To please or not to please?
A composition is pleasing if the viewer feels empathy with the photograph subject or gets pleasure from viewing it. The aesthetic success of a photo could be measured by the pleasure it gives. Generally photographers work to find pleasing aspects to a scene. They word to draw the viewers eye into the picture and capture their interest.
Aesthetically pleasing outcomes for photographs are not always the intentions. Composition could be deliberately discordant. One possible intention may be to show chaos and disarray. On occasion the composition can be aimed at shock or concern or any of a range of uncomfortable emotions. Ugliness and discord, horror and shock all have a part in art. Photographers are no different to other artists in bringing those things out in a picture.
Messages and ‘Unity’
Every photograph carries a message or story with which the viewer is influenced. A successful picture is a complete and convincing whole. It carries not only the subject but a convincing environment or background too. If the composition is not convincing then the impact is lost. The artist must plan or pick a scene that supports the main idea of the picture. The composition is therefore the arrangement of the elements of the picture through conscious planning. It may involve using the rules of composition or artistic principles. It may also mean building the scene from scratch in a way that creates what we want the lens to see.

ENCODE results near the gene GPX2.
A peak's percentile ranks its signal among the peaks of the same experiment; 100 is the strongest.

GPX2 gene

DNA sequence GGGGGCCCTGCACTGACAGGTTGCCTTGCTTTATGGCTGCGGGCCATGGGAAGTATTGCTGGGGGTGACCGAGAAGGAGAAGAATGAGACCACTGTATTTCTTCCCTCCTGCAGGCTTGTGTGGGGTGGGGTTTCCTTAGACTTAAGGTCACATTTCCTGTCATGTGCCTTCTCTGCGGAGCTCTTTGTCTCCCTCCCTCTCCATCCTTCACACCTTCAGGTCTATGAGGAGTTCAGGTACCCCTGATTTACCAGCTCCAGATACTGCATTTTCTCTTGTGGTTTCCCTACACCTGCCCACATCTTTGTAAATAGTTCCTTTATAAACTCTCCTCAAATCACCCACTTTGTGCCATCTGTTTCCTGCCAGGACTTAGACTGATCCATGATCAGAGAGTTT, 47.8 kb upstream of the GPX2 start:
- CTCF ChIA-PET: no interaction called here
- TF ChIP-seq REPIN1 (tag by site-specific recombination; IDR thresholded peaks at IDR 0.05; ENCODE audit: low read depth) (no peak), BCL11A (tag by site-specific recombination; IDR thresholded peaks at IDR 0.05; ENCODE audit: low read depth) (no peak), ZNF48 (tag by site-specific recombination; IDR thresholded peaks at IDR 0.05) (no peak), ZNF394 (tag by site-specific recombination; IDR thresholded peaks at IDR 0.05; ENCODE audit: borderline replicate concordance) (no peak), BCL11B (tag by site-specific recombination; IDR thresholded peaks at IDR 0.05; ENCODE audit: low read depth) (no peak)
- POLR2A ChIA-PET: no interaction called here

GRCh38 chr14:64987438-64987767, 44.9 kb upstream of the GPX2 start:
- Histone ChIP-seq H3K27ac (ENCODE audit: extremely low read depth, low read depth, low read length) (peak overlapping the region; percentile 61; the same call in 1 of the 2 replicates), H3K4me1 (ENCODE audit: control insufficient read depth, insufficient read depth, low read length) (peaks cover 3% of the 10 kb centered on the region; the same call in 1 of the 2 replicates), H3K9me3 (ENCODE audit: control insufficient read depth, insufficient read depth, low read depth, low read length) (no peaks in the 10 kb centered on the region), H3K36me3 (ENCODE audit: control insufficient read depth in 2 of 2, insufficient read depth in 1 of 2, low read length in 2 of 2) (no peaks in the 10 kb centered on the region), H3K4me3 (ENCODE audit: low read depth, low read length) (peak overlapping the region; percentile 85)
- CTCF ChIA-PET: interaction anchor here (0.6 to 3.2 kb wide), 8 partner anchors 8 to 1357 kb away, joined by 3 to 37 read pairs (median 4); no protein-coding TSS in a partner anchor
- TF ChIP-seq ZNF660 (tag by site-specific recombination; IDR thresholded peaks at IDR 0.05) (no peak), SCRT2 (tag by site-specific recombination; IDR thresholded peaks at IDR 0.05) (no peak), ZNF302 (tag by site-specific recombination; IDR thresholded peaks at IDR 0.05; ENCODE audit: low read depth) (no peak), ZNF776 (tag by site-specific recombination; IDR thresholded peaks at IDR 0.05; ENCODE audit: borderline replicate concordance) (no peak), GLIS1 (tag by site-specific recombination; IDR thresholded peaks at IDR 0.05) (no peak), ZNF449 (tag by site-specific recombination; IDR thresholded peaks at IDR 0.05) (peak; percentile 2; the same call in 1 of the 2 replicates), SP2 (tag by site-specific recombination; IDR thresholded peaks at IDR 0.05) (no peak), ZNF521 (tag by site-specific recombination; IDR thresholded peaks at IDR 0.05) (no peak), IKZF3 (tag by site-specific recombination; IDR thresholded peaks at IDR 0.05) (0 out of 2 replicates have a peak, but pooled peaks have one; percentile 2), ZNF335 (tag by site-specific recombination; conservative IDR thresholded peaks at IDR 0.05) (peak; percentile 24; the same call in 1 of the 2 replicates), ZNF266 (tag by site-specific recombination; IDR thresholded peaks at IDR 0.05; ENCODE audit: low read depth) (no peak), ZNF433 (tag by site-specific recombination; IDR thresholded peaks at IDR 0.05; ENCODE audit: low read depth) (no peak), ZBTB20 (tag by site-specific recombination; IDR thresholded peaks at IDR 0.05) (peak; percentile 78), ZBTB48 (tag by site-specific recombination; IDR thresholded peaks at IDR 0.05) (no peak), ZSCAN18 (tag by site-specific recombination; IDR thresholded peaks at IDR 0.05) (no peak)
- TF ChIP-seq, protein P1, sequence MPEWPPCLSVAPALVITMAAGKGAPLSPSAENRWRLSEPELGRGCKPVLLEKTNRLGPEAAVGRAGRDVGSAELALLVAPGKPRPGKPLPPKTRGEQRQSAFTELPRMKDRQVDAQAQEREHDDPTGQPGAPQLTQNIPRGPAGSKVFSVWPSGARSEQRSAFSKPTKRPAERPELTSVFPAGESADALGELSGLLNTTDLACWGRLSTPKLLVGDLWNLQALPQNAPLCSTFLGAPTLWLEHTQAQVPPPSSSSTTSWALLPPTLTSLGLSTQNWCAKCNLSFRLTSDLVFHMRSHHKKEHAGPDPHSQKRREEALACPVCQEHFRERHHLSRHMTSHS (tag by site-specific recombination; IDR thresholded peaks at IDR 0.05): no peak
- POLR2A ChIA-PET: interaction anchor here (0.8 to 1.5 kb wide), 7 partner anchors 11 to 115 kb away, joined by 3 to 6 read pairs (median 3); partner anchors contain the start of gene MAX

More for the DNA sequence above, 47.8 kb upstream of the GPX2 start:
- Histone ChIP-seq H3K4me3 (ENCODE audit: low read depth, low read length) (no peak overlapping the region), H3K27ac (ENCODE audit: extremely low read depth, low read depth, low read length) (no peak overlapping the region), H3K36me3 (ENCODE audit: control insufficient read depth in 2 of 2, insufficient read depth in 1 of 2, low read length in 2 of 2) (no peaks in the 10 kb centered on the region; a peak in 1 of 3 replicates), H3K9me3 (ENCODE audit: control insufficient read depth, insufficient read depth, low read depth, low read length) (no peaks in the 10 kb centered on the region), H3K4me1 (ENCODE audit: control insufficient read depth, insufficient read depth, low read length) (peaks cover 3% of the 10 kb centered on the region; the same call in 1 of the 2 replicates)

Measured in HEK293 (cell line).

A coherent, harmonious unity in the picture will create a story. If successful it will be clear and convincing. Poor composition, discordant elements and inappropriate or complex inclusions break down the message and spoil the unity of the picture.